Wednesday, 10 February 2010

Training with Udi Dahan - it's all about business

I know it’s been a while since I wrote my last post but in my defence :) I went to SEA for over 5 weeks and on purpose disconnected from the whole IT-related online world. It was great :).
Anyway, back to the topic. A couple weeks ago I went for a week long training(Advanced Distributed System Design with SOA & DDD) with Udi Dahan. It was, in a positive way, a mind blowing exercise. I already knew about messaging and how it helps to fight different types of coupling but only listening to Udi made me understand those concepts in depth.
From what I observed the topic that caused most of the confusion among the attendees was Command-Query Responsibility Segregation pattern. I have to admit that I’m still wrestling a bit with this topic myself but I’ve learnt the hard way that using the same channel/model/approach for both queries and commands simply doesn’t scale and will bite you sooner or later.
But today I want to talk about something else that Udi mentioned a few times. Namely, one of the most common mistakes that IT people  make is trying to solve business problems with technology. Yes, you read it correctly :).  Let me give you an example that should explain what I mean. I suppose everybody saw at least one implementation of WCF smart proxy. One of the reasons people write it is to transparently handle exceptions and make sure that developers that write business logic don’t have to deal with them. One of the implementations I’ve seen catches a few WCF exceptions and then re-tries the failed call. The implementation assumes that the call didn’t succeed on the server side. Obviously that’s a wrong assumption and this code can cause a lot of damage. Would you send a customer 2 or more laptops(depends on the number of re-tries) whereas he/she ordered just one? In this case a developer tries very hard to solve a business problem(what happens if a call to a shipping service fails) with a technology (WCF smart proxy). Maybe the code shouldn’t try the same shipping service again but move on and call a different one or maybe it should notify the system administrator that there is a problem that needs to be handled manually. This question needs to be answered by the business and then based on the business input a technology-based (or not) solution can be implemented.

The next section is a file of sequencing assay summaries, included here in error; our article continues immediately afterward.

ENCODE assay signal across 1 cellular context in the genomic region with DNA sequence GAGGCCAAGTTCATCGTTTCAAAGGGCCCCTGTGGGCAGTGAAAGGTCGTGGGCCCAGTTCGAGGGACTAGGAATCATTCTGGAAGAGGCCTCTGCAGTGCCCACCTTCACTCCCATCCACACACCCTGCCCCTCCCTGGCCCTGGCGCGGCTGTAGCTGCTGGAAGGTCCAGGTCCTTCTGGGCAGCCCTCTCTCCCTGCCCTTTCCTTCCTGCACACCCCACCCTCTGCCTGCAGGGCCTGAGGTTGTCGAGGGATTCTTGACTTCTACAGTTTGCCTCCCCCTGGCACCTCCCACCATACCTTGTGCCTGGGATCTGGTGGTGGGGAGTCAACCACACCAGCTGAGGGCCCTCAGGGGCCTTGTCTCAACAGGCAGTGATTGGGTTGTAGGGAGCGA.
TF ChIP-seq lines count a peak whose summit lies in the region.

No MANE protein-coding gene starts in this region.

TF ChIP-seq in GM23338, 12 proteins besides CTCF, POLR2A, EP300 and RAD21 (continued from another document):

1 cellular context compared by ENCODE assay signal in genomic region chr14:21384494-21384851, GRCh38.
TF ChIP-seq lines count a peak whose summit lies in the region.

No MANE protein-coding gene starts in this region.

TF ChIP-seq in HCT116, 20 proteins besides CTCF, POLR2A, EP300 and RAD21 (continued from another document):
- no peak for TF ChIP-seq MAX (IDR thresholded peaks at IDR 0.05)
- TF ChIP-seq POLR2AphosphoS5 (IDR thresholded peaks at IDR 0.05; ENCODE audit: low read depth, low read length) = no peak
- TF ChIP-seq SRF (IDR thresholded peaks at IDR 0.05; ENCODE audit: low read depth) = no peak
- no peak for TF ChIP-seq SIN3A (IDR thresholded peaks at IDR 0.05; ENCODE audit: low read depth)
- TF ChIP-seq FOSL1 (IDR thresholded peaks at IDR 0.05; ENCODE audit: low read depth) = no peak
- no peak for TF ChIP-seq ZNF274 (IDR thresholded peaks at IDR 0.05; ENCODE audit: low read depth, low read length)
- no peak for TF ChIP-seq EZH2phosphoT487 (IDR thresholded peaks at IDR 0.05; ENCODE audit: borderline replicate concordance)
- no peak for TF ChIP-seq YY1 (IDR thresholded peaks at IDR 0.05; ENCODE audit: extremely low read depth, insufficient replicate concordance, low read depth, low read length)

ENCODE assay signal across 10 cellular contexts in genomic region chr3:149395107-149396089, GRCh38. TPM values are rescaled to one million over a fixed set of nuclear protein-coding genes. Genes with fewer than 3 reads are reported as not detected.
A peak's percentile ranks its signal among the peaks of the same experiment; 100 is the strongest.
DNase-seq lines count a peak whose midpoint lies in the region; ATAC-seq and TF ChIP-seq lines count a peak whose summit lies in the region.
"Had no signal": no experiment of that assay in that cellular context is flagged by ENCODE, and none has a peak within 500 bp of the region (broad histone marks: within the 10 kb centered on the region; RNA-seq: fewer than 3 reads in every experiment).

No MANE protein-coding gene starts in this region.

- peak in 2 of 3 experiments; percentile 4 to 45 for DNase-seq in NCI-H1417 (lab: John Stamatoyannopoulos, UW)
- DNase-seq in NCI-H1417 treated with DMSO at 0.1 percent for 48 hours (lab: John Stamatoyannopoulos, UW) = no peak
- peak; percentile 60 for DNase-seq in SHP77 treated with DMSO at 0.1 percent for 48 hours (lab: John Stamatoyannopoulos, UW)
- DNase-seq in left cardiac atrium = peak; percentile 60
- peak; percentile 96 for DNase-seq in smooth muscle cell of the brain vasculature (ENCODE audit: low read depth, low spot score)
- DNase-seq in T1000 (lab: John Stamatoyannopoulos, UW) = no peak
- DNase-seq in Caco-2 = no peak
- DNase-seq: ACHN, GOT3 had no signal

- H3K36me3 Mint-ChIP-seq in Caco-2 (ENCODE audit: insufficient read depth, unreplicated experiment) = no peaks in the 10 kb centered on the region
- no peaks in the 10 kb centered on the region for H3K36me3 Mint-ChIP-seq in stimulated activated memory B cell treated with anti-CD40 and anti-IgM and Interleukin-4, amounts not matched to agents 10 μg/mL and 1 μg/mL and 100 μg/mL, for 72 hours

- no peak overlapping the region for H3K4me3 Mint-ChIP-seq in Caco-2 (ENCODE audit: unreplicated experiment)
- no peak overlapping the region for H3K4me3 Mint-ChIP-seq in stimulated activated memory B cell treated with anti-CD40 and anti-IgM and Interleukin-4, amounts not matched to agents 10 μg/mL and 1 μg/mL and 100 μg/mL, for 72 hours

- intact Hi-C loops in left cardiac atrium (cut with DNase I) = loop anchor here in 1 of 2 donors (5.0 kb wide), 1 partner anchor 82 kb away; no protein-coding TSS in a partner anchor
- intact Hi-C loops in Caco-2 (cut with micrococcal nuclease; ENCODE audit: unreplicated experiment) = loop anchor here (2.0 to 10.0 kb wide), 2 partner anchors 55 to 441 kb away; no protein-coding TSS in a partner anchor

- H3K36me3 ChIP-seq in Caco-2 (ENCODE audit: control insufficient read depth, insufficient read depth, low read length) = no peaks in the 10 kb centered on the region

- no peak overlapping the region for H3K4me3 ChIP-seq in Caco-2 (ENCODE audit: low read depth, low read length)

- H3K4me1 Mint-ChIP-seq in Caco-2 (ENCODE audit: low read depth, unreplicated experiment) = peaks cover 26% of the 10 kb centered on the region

Someone could still argue that it’s a technology problem because the communication channel is not reliable enough. Well, the fact that a company uses web services (and not phone calls) to place shipment requests was a business decision. On one hand in this way you can ship goods faster to the customers but on the other hand you have to deal with a new type of problems. Unfortunately, in real life nothing comes for free.
Again what’s the role of IT? I believe our role is to implement solutions provided by the business. This doesn’t mean though that there is only one-way relationship between business and IT and IT always does what it’s told to do. As IT we can and should give feedback to the business whenever we see anything that might have impact on it but at the end of the day it’s up to the business to make the final call.